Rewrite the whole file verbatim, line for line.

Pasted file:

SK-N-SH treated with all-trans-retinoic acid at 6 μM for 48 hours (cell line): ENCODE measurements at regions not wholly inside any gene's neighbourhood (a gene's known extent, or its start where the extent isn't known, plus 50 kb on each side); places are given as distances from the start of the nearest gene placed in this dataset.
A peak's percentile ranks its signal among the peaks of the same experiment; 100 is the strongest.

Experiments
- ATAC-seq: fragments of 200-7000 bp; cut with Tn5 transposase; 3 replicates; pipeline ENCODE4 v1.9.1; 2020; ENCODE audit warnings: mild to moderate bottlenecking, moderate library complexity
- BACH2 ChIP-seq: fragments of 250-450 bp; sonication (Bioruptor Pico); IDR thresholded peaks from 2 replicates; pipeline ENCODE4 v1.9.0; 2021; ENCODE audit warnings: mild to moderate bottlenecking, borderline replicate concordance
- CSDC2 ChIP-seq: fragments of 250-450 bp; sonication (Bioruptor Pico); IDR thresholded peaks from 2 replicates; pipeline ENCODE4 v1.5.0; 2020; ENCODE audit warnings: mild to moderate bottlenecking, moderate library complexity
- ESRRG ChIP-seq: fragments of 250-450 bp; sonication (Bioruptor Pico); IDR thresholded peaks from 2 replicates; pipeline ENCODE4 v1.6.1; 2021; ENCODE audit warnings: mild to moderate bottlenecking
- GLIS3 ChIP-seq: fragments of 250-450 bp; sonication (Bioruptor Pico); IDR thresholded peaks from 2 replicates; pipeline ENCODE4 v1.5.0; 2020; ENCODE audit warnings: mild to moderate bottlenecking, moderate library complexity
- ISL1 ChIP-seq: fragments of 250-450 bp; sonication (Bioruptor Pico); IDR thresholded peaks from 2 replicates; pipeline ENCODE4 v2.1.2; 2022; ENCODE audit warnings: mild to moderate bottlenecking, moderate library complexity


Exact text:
SK-N-SH treated with all-trans-retinoic acid at 6 μM for 48 hours (cell line): ENCODE measurements at regions not wholly inside any gene's neighbourhood (a gene's known extent, or its start where the extent isn't known, plus 50 kb on each side); places are given as distances from the start of the nearest gene placed in this dataset.
A peak's percentile ranks its signal among the peaks of the same experiment; 100 is the strongest.

Experiments
- ATAC-seq: fragments of 200-7000 bp; cut with Tn5 transposase; 3 replicates; pipeline ENCODE4 v1.9.1; 2020; ENCODE audit warnings: mild to moderate bottlenecking, moderate library complexity
- BACH2 ChIP-seq: fragments of 250-450 bp; sonication (Bioruptor Pico); IDR thresholded peaks from 2 replicates; pipeline ENCODE4 v1.9.0; 2021; ENCODE audit warnings: mild to moderate bottlenecking, borderline replicate concordance
- CSDC2 ChIP-seq: fragments of 250-450 bp; sonication (Bioruptor Pico); IDR thresholded peaks from 2 replicates; pipeline ENCODE4 v1.5.0; 2020; ENCODE audit warnings: mild to moderate bottlenecking, moderate library complexity
- ESRRG ChIP-seq: fragments of 250-450 bp; sonication (Bioruptor Pico); IDR thresholded peaks from 2 replicates; pipeline ENCODE4 v1.6.1; 2021; ENCODE audit warnings: mild to moderate bottlenecking
- GLIS3 ChIP-seq: fragments of 250-450 bp; sonication (Bioruptor Pico); IDR thresholded peaks from 2 replicates; pipeline ENCODE4 v1.5.0; 2020; ENCODE audit warnings: mild to moderate bottlenecking, moderate library complexity
- ISL1 ChIP-seq: fragments of 250-450 bp; sonication (Bioruptor Pico); IDR thresholded peaks from 2 replicates; pipeline ENCODE4 v2.1.2; 2022; ENCODE audit warnings: mild to moderate bottlenecking, moderate library complexity